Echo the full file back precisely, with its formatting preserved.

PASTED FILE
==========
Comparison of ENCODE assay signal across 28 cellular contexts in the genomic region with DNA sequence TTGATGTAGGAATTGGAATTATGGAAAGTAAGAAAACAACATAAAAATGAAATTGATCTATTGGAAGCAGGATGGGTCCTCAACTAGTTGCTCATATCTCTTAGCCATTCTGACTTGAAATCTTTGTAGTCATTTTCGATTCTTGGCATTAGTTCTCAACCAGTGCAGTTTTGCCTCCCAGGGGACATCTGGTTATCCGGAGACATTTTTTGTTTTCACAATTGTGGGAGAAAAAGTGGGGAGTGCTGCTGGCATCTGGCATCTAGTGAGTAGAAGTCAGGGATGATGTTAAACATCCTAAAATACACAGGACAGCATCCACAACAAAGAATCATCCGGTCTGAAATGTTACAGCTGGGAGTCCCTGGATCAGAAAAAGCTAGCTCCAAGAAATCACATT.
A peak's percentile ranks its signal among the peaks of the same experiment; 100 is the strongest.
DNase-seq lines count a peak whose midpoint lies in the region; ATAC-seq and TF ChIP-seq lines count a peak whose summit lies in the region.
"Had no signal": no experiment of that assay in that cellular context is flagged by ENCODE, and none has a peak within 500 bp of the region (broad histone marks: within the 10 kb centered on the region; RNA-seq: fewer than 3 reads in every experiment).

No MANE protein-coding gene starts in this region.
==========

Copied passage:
Comparison of ENCODE assay signal across 28 cellular contexts in the genomic region with DNA sequence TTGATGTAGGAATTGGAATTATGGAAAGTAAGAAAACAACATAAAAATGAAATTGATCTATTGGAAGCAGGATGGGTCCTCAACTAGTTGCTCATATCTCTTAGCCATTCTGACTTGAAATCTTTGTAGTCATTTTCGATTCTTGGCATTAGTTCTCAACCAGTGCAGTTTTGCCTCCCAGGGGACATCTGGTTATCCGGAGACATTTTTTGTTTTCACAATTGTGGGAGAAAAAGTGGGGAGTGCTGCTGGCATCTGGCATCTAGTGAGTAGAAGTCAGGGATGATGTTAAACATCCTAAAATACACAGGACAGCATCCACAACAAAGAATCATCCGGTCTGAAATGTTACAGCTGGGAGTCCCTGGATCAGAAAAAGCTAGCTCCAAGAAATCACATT.
A peak's percentile ranks its signal among the peaks of the same experiment; 100 is the strongest.
DNase-seq lines count a peak whose midpoint lies in the region; ATAC-seq and TF ChIP-seq lines count a peak whose summit lies in the region.
"Had no signal": no experiment of that assay in that cellular context is flagged by ENCODE, and none has a peak within 500 bp of the region (broad histone marks: within the 10 kb centered on the region; RNA-seq: fewer than 3 reads in every experiment).

No MANE protein-coding gene starts in this region.